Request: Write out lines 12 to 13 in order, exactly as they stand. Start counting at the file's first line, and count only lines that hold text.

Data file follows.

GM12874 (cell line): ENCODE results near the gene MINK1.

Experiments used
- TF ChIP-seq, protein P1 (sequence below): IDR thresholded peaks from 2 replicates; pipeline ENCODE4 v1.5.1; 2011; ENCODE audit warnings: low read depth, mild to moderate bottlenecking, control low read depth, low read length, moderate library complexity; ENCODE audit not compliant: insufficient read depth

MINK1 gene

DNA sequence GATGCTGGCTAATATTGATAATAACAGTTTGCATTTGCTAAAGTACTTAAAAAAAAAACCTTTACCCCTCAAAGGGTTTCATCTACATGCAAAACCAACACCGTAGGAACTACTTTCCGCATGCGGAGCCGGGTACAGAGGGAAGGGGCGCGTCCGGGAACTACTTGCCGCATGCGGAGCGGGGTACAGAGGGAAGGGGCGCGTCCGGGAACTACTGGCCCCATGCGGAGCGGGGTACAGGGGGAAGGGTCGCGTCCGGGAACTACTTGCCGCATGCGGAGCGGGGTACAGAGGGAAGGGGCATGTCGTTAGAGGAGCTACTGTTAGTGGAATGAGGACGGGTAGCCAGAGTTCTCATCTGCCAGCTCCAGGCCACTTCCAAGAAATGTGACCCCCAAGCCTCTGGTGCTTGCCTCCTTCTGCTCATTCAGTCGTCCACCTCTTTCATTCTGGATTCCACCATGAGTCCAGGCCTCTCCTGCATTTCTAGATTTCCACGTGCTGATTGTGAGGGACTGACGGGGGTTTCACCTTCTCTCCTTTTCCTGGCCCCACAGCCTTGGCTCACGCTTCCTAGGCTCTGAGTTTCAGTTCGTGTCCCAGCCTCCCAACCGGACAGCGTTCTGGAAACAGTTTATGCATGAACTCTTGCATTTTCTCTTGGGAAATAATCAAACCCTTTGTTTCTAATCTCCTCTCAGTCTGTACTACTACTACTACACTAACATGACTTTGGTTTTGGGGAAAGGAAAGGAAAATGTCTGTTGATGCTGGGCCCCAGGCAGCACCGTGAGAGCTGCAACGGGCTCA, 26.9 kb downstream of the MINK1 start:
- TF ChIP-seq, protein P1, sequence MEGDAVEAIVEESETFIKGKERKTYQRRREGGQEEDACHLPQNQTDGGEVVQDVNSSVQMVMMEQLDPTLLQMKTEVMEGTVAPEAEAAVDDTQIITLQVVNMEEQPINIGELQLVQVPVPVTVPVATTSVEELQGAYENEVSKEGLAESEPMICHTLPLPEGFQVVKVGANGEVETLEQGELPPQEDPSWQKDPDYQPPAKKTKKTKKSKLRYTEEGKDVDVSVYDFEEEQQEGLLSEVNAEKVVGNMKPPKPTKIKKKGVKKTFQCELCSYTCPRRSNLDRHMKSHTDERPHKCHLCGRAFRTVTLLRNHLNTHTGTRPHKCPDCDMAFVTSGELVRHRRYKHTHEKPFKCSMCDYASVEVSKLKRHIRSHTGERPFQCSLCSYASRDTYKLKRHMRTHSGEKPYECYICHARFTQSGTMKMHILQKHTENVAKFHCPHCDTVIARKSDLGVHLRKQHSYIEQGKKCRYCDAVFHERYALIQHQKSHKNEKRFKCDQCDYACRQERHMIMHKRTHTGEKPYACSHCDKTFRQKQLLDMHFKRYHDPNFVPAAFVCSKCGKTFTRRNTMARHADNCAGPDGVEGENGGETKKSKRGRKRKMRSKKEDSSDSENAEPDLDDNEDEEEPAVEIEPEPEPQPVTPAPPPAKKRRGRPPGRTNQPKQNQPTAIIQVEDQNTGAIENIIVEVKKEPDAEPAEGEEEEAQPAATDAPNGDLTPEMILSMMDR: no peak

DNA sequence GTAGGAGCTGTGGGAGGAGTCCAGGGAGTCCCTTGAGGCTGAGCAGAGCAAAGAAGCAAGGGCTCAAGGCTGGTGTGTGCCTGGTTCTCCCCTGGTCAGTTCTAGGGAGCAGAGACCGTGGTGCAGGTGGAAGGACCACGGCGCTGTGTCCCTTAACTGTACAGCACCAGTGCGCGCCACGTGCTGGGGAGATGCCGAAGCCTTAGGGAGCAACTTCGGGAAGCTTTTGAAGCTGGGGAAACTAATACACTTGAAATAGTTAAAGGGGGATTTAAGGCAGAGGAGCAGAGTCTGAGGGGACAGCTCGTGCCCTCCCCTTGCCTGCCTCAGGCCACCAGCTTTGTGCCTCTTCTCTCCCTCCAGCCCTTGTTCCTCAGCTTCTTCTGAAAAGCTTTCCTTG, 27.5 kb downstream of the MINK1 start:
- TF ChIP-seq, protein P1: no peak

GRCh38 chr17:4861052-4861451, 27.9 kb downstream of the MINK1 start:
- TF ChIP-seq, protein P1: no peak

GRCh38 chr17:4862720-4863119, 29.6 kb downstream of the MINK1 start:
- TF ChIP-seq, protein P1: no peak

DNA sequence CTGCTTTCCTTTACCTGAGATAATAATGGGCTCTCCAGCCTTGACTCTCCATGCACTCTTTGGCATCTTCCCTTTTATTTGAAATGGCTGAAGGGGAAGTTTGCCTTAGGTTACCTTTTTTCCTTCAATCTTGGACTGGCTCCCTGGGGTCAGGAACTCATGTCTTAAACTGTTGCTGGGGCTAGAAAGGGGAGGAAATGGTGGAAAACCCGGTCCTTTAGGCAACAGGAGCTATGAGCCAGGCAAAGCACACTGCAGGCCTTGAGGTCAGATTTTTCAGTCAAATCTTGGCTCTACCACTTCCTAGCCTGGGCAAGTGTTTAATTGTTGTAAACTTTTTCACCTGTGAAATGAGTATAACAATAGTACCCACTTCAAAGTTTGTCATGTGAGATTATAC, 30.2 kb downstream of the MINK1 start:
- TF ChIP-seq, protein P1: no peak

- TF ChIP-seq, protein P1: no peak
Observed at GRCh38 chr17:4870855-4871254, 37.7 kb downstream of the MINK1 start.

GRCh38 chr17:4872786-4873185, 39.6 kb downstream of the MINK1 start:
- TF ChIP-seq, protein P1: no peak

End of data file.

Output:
- TF ChIP-seq, protein P1: no peak

DNA sequence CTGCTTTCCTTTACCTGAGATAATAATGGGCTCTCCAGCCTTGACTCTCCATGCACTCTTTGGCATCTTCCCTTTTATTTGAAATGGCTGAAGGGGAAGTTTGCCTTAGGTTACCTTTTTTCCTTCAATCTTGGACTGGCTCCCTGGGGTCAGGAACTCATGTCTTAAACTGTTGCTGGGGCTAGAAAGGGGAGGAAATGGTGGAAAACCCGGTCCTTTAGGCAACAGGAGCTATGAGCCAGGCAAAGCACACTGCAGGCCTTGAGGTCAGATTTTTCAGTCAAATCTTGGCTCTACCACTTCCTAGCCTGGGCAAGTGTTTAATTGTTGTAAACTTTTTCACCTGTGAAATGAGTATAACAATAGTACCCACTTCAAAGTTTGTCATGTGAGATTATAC, 30.2 kb downstream of the MINK1 start: